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The Outsider of Simpson Athletics

By Ariana West


Photo Credit: Ariana West

Imagine having to pick up needles left by the homeless everyday before practice. This is reality for the Simpson Baseball Team. Despite being one of the oldest teams here on campus, and an official NAIA team for twenty years, they are just now making some real progress on building their own field. Currently, the team has their home games at Tiger Field in downtown Redding. Going to this field, you will see lots of homeless people and possibly some heroin needles. According to Head Coach Dan Tating, when leaving the field at night, it is not unusual for homeless people to yell or even throw things. Last year, not only did the team have games at Tiger Field but practices as well. Coach Tating explained that another downfall of having to practice off-campus was having to be creative with practice times in order to get everyone over there at the same time. It was also common for players to miss dinner almost every night because of having to practice off campus. Senior infielder Chris Brue mentions that getting over to Tiger is very inconvenient, and for those without cars, finding a ride can cause added stress for players.


This year, the school did not pay the rent money for the team to continue to practice at Tiger field, so they have been practicing on campus despite having very limited facilities. The on campus field is lacking a backstop, outfield fences, dugouts, and field lights. Basically the team is playing on a grass field with a pitcher's mound. If the team would like to practice after sundown, their only source of light, is generator powered construction lights which the team had to acquire on their own. Unlike the other teams on campus, the baseball team and team staff do all their own field maintenance. Every other field such as; the soccer and softball fields, are maintained by Simpson facilities.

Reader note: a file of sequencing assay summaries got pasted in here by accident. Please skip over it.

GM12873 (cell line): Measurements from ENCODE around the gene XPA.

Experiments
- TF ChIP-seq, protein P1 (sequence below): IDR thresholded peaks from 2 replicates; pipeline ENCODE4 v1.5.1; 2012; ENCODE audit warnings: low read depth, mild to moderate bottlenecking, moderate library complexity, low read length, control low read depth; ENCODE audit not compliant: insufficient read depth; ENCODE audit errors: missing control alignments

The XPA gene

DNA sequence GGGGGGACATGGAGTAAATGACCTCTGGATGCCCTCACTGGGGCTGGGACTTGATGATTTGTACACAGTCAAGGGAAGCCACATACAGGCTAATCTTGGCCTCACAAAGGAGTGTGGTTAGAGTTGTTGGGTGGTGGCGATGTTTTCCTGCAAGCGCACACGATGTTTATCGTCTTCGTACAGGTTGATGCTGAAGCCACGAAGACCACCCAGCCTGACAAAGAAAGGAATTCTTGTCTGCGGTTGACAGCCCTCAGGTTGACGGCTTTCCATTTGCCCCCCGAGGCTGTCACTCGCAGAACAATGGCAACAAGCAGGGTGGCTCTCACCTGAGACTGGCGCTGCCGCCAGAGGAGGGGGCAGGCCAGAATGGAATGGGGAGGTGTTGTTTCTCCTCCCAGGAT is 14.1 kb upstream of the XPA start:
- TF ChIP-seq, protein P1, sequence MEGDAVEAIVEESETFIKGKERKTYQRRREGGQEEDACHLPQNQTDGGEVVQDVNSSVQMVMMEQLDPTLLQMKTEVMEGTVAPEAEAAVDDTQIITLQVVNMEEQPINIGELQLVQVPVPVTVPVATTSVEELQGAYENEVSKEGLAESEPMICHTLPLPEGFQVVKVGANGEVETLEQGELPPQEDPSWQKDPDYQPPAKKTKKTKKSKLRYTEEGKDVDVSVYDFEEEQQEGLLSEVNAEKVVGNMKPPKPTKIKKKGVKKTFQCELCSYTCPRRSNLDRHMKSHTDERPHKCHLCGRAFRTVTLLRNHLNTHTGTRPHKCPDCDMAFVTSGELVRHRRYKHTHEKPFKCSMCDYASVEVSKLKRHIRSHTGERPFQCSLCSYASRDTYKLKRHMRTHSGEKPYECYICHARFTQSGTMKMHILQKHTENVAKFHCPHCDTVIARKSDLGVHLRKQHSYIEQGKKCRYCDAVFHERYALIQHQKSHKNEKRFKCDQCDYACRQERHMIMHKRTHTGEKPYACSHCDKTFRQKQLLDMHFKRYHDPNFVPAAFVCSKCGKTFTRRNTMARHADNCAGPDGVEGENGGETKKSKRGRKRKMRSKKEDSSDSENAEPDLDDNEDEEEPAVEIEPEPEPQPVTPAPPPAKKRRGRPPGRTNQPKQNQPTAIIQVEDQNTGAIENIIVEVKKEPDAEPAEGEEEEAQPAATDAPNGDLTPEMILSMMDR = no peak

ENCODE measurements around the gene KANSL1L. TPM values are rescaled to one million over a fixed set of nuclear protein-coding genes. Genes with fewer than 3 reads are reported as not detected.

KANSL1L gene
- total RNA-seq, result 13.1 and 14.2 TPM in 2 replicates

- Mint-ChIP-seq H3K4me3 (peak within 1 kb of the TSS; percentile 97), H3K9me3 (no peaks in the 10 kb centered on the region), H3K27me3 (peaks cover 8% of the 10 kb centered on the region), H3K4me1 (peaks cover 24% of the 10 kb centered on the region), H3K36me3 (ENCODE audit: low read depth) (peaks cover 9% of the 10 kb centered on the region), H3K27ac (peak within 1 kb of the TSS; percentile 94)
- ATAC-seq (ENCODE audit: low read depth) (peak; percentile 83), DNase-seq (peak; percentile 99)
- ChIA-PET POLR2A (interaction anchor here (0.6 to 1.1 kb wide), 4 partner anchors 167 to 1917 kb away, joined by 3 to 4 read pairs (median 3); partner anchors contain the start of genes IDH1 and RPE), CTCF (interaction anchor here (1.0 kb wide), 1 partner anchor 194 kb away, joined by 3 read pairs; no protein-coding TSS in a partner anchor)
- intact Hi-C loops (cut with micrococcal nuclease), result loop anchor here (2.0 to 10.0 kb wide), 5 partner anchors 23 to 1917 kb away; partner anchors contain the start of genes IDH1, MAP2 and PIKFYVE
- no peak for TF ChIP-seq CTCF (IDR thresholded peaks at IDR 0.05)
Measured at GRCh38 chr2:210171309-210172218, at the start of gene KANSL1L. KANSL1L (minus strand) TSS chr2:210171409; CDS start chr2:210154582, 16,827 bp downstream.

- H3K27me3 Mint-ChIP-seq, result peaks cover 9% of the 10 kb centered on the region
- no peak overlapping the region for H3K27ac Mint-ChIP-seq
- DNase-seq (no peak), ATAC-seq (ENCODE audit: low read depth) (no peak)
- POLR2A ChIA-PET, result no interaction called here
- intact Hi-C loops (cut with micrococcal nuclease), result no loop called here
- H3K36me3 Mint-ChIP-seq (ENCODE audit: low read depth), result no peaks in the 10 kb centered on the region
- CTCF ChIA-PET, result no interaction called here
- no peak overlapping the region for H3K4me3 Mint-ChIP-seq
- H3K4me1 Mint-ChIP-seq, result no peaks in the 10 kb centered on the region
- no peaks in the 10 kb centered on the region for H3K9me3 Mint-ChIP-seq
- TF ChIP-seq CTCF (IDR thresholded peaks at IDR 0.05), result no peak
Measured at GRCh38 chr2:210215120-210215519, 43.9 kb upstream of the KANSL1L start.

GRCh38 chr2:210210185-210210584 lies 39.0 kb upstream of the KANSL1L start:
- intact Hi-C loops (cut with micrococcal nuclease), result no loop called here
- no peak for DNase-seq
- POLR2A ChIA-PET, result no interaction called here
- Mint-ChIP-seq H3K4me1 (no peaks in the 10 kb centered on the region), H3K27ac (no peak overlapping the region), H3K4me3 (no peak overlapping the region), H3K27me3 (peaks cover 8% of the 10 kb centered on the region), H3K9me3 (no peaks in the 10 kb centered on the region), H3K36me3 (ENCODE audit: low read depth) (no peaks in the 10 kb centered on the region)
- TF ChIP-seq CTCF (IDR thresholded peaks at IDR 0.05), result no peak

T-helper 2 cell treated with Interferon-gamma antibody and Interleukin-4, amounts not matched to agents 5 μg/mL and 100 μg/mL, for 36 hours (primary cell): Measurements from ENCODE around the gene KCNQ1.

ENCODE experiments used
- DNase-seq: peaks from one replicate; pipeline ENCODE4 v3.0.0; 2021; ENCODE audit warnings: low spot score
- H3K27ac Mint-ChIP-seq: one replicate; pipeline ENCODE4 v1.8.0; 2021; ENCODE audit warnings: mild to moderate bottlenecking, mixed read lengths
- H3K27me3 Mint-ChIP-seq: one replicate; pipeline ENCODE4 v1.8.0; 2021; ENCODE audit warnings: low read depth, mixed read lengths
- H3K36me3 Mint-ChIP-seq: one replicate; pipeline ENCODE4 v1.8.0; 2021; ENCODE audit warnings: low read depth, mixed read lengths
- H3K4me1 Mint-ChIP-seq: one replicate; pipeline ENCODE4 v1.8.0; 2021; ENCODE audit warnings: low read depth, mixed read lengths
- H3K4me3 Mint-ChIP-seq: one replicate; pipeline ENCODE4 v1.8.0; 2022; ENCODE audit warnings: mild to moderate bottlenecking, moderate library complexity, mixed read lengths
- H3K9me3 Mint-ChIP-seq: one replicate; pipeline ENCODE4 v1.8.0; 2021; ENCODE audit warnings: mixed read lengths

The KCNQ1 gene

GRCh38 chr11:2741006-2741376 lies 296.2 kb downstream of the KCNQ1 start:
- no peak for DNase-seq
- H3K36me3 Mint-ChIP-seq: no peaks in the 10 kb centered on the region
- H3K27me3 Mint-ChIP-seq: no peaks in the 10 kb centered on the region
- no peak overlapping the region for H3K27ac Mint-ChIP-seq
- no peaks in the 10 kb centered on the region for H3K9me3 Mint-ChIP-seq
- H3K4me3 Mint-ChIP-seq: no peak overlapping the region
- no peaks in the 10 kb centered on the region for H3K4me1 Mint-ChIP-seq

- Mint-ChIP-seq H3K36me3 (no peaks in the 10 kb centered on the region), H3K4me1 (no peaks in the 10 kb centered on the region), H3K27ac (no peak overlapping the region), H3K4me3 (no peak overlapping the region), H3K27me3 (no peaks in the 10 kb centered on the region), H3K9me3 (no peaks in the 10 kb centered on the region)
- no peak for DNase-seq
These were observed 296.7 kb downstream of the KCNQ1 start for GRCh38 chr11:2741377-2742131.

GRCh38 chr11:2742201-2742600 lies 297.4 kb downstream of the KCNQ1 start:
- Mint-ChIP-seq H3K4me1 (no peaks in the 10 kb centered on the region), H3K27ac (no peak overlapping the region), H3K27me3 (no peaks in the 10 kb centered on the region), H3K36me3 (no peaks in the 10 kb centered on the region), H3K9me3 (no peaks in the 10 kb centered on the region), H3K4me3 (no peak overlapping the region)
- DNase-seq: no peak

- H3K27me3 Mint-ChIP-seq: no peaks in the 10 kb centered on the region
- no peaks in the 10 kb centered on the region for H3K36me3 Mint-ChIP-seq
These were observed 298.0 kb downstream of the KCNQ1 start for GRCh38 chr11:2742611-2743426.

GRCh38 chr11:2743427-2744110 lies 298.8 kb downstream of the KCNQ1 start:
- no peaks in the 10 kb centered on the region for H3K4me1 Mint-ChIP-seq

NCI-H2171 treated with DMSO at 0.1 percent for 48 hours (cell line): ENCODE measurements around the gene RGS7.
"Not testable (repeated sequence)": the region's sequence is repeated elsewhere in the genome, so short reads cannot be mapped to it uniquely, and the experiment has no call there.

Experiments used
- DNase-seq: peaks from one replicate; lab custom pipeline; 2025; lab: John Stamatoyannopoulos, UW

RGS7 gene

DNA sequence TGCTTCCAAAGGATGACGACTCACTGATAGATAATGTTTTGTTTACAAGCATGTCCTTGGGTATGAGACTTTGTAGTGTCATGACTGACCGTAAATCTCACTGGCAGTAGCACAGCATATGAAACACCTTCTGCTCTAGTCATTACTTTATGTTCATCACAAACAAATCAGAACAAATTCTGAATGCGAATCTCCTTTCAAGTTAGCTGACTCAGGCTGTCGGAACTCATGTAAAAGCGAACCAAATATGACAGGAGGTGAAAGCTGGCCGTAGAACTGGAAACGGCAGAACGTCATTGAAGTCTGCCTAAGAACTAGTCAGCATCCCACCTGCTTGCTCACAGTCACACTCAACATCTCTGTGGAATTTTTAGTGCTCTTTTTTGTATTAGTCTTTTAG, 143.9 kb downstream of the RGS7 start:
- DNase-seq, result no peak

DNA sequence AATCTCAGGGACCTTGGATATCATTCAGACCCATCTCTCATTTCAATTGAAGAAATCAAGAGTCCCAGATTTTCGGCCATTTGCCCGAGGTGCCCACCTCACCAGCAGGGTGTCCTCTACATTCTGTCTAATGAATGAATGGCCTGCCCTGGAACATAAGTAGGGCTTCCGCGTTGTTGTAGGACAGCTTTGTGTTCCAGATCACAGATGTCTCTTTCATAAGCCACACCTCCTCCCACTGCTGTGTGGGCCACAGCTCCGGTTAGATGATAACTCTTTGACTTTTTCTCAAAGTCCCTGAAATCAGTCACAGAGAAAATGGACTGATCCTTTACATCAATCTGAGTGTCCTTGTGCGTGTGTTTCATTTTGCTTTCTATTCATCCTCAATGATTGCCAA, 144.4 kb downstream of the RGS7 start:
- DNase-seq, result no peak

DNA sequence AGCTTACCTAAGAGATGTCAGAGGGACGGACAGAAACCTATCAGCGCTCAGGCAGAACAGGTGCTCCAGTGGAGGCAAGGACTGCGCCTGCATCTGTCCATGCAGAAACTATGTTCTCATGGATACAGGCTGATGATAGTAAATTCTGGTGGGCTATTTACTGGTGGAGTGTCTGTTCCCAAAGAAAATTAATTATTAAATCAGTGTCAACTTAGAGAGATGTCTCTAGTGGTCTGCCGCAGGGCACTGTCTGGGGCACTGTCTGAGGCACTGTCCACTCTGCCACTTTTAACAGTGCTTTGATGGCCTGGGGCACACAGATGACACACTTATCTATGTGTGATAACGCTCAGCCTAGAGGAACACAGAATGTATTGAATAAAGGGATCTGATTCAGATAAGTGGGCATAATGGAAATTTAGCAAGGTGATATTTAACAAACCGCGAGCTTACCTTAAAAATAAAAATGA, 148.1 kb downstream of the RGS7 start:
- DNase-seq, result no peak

A high priority of Simpson this year is to increase student enrollment. “With the biggest roster on campus,” Coach Tating stated, “we are increasing enrollment more than any other team.” Yet they are treated like an outsider of Simpson Athletics. Senior Chris Brue also explained that, “The team does not get enough attention, despite the immense growth of the program over the last couple years.” Tating and Brue both agreed that it is hard to recruit quality players for this program when the facilities are lacking. 


The team has had to get creative and has begun raising their own funds to build themselves a field. Their most recent fundraiser was a silent auction dinner where guests were served a meal by the team and got to listen to MLB star Michael Lorenzen speak. Coach Tating said that the dinner was very successful and they raised about $13,000 which he thinks will be enough for a backstop if he can get the labor donated. In order for the field to be game ready, Tating thinks they will need around $200,000. While this may seem like a lot of money, the team is hopeful that they will have a field up and running fairly soon. 

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